The Prime Minister will send a letter to top Eurocrat Donald Tusk next Wednesday demanding the triggering of the bloc’s –Article 50 departure mechanism.
She will then make a statement to MPs to proclaim the 24-month exit process has begun.
Yesterday’s announcement means it is expected that the UK’s first day as a fully independent and sovereign nation will be March 29, 2019, with the exact changeover taking place when Parliament’s Big Ben bell strikes midnight the previous evening.
And with opposition parties in Scotland pointing out Nicola Sturgeon’s apparent “U-turn” on the timing of a second independence referendum, it now looks certain that the whole UK will leave the bloc in that historic moment. Scottish Labour leader Kezia Dugdale said: “You have seen a real change in Nicola Sturgeon’s language.
“She is no longer tied to the idea that it would happen before the UK left the EU; that’s a significant concession.”
The change will bring to an end 46 years of ties to Brussels which began when the UK joined the European Economic Community on January 1, 1973.
EU Exit Secretary David Davis said yesterday: “Last June, the -people of the UK made the historic decision to leave the EU. Next Wednesday, the Government will deliver on that decision and formally start the process by triggering Article 50. We are on the threshold of the most important negotiation for this country for a generation.
There will be a letter. She will notify President Tusk in writing
“The Government is clear in its aims: a deal that works for every nation and region of the UK and indeed for all of Europe – a new, positive partnership between the UK and our friends and allies in the European Union.”
But the SNP hit out at how the announcement was handled.
A spokesman for Ms Sturgeon said: “The fact the UK Government failed to properly and fully inform all of the devolved administrations on the plans for triggering Article 50 totally exposes as empty rhetoric Westminster’s language about equal partnership.”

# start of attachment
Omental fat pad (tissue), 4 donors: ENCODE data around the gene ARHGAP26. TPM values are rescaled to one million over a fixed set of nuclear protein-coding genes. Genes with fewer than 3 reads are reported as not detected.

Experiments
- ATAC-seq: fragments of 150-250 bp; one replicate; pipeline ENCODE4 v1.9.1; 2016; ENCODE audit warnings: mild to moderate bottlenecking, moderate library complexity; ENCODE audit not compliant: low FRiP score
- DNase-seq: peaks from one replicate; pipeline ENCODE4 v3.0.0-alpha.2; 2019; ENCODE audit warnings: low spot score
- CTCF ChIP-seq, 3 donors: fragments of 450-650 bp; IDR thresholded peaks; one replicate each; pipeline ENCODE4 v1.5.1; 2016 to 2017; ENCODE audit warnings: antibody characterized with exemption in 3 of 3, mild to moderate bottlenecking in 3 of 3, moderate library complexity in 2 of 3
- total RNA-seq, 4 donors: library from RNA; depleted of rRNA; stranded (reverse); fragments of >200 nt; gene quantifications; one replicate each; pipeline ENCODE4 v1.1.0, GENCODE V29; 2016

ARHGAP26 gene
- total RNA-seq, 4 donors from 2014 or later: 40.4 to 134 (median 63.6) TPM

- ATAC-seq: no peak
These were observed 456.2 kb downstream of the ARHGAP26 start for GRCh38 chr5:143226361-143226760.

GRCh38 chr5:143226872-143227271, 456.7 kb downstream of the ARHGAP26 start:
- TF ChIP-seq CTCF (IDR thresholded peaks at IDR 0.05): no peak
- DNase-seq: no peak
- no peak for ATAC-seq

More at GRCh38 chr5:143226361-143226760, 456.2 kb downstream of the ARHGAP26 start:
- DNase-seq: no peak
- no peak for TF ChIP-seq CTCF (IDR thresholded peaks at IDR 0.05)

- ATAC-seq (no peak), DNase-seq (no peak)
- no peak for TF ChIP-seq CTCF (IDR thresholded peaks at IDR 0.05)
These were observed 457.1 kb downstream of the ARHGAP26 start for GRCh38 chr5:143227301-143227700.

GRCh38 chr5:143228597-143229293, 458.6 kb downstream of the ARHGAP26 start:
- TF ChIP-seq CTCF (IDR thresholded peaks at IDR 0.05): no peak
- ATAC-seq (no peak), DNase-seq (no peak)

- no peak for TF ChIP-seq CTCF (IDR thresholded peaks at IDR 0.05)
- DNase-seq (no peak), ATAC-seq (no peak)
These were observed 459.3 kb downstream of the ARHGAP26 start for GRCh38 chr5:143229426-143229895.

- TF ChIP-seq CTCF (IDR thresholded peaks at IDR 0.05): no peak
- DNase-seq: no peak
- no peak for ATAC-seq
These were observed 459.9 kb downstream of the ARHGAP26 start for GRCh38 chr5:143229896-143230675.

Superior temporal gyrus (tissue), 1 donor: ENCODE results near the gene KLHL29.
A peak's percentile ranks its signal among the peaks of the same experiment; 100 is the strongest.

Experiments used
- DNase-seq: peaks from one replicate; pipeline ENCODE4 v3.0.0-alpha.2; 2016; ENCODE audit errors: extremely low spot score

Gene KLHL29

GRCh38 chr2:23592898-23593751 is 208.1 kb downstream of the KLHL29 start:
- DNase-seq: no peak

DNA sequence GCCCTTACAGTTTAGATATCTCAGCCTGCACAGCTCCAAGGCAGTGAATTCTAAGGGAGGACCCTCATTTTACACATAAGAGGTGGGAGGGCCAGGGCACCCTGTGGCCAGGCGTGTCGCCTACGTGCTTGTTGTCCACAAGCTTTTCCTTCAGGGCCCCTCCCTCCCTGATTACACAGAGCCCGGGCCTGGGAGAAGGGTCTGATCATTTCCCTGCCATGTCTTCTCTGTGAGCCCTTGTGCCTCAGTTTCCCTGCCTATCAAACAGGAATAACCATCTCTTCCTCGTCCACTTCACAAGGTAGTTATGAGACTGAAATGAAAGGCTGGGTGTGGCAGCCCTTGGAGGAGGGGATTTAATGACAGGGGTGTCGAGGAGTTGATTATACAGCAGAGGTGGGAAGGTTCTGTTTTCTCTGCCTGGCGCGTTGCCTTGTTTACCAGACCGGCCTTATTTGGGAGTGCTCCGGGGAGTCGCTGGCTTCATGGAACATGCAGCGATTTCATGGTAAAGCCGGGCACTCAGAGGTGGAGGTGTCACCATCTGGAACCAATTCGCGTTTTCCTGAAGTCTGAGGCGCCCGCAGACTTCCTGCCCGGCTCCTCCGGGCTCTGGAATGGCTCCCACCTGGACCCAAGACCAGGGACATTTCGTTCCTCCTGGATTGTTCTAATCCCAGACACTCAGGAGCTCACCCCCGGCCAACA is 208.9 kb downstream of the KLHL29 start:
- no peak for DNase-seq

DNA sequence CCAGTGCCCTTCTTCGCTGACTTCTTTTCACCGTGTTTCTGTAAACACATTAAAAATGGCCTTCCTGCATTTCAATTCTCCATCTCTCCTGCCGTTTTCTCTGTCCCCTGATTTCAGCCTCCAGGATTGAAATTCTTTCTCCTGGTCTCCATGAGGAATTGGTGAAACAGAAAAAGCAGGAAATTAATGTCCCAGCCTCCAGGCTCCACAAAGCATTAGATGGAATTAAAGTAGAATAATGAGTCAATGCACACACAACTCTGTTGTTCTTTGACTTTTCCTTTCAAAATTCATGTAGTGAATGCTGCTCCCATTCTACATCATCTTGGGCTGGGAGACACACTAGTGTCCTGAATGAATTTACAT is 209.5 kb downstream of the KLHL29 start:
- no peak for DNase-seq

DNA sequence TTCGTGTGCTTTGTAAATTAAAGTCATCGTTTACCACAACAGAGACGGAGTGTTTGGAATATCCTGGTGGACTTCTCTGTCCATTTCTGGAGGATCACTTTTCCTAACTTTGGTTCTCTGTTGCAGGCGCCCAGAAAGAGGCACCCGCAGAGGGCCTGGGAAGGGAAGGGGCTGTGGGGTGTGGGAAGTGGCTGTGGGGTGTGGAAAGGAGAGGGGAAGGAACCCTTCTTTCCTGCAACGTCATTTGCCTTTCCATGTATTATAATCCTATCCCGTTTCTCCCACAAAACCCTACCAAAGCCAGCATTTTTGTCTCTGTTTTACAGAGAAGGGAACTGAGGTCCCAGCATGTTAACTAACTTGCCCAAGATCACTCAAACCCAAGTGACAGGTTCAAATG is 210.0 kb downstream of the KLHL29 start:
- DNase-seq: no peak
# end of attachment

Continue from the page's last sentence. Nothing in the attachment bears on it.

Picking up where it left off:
And the party’s Europe spokesman, Stephen Gethins MP, said: “Today’s announcement shatters beyond repair any notion or position that the Prime Minister is seeking a UK-wide agreement.”
The Article 50 date was confirmed shortly after Sir Tim Barrow, the UK ambassador to Brussels, informed the office of European Council
President Donald Tusk about the timetable yesterday morning. Announcing the date, the Prime Minister’s official spokesman said: “Earlier this morning, the UK
Permanent Representative to the EU informed the office of Donald Tusk that it is the UK’s intention to trigger Article 50 on March 29.
“There will be a letter. She will notify President Tusk in writing. The Prime Minister will give a statement to Parliament as well.”
Mrs May wants Brexit talks to begin “promptly”. The spokesman also said she has firmly rejected calls for an early general election.
Some Tory MPs are understood to have been pressing for an election to exploit Labour’s dismal state under hard-Left leader Jeremy Corbyn.
But the spokesman yesterday said Mrs May has “no plans” to ask the Queen to trigger a poll by dissolving Parliament any sooner than the scheduled date of May 7, 2020.
He said: “There is no change in our position on an early general election, that there isn’t going to be one – it is not going to happen.”
Following the Brexit announcement, Mr Tusk yesterday promised to respond within 48 hours of receiving the letter by publishing a framework for the negotiations for an exit deal. The EU Council President said in a message on Twitter: “Within 48 hours of the UK triggering Article 50, I will present the draft Brexit guidelines to the EU27 member states.”
Officials yesterday declined to -discuss exactly when the UK will formally leave the EU while insisting the Prime Minister was determined to stick to the two-year timescale set out in Article 50.
Brexit campaigners now expect the changeover to take place at midnight on March 28, 2019 in keeping with that timetable. When Britain originally joined the EEC, a Union Flag was raised at midnight in Brussels to mark the moment.
Mrs May’s letter to Mr Tusk next week will mark the first time since the foundation of the European bloc 60 years ago that any member state has asked to leave.
Notification of the departure comes 279 days after the in-or-out referendum of June 23 last year delivered a 52 per cent – 48 per cent majority in favour of withdrawal.
International Development Secretary Priti Patel, a prominent Leave supporter, welcomed confirmation of the date. She said: “The important thing is that when we trigger Article 50 on March 29 we have a clear plan and we will be focusedon ensuring that plan works foreveryone across the UK.”
Belgian prime minister Charles Michel tweeted: “Clarity is in everyone’s interest. We hope the UK will continue to be a close partner of Belgium and EU.”
By coincidence, March 29 also marks the birthday of former prime minister and leading Brexit opponent Sir John Major.